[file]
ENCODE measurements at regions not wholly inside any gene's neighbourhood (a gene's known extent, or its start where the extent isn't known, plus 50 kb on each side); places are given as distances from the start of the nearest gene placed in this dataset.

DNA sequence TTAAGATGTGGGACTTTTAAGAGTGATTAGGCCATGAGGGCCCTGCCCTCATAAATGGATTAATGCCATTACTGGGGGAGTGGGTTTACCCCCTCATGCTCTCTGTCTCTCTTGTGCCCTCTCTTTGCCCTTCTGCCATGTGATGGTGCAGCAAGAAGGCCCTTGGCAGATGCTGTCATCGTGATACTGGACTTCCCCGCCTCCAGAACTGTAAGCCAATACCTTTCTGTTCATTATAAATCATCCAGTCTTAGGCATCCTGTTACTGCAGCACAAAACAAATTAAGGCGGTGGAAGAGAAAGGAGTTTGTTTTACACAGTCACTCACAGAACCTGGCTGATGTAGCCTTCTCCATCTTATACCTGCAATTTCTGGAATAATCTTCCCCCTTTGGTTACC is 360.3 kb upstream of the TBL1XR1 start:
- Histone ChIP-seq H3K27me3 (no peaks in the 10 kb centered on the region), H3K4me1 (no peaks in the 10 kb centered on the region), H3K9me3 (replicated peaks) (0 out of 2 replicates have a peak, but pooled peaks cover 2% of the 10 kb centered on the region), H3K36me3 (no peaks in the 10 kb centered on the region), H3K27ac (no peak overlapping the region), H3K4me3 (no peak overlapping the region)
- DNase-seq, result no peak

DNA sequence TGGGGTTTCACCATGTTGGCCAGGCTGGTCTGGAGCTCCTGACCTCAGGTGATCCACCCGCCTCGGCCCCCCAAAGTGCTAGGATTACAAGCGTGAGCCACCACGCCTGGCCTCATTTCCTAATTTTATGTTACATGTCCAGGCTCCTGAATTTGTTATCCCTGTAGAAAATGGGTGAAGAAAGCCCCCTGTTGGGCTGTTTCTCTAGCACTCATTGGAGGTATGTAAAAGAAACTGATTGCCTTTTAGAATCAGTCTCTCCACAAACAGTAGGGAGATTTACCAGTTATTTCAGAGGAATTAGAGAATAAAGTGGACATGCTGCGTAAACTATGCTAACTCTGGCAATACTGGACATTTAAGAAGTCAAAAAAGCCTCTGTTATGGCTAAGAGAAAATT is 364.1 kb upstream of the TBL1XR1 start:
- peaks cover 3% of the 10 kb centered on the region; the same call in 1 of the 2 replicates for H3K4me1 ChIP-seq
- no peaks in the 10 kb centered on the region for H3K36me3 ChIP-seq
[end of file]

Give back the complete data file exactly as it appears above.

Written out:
ENCODE measurements at regions not wholly inside any gene's neighbourhood (a gene's known extent, or its start where the extent isn't known, plus 50 kb on each side); places are given as distances from the start of the nearest gene placed in this dataset.

DNA sequence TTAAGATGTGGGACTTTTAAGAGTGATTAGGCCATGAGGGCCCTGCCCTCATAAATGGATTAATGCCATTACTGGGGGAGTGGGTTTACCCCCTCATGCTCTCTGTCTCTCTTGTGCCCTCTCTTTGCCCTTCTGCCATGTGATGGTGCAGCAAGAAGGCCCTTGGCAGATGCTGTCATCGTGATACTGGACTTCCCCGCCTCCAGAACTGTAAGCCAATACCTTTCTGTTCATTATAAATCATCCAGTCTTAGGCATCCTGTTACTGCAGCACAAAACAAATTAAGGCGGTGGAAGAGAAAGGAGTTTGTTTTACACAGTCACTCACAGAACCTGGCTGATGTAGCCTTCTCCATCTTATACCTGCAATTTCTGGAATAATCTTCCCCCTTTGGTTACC is 360.3 kb upstream of the TBL1XR1 start:
- Histone ChIP-seq H3K27me3 (no peaks in the 10 kb centered on the region), H3K4me1 (no peaks in the 10 kb centered on the region), H3K9me3 (replicated peaks) (0 out of 2 replicates have a peak, but pooled peaks cover 2% of the 10 kb centered on the region), H3K36me3 (no peaks in the 10 kb centered on the region), H3K27ac (no peak overlapping the region), H3K4me3 (no peak overlapping the region)
- DNase-seq, result no peak

DNA sequence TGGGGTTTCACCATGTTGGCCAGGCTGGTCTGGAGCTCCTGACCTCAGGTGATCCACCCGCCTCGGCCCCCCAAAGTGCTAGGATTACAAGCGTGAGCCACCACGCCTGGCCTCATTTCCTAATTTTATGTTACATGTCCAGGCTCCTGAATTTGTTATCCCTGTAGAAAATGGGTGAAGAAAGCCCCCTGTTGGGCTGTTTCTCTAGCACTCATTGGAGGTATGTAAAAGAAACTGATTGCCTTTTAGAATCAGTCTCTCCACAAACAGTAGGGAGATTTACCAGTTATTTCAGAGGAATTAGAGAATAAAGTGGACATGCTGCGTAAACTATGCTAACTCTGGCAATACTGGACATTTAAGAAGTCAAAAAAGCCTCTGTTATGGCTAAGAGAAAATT is 364.1 kb upstream of the TBL1XR1 start:
- peaks cover 3% of the 10 kb centered on the region; the same call in 1 of the 2 replicates for H3K4me1 ChIP-seq
- no peaks in the 10 kb centered on the region for H3K36me3 ChIP-seq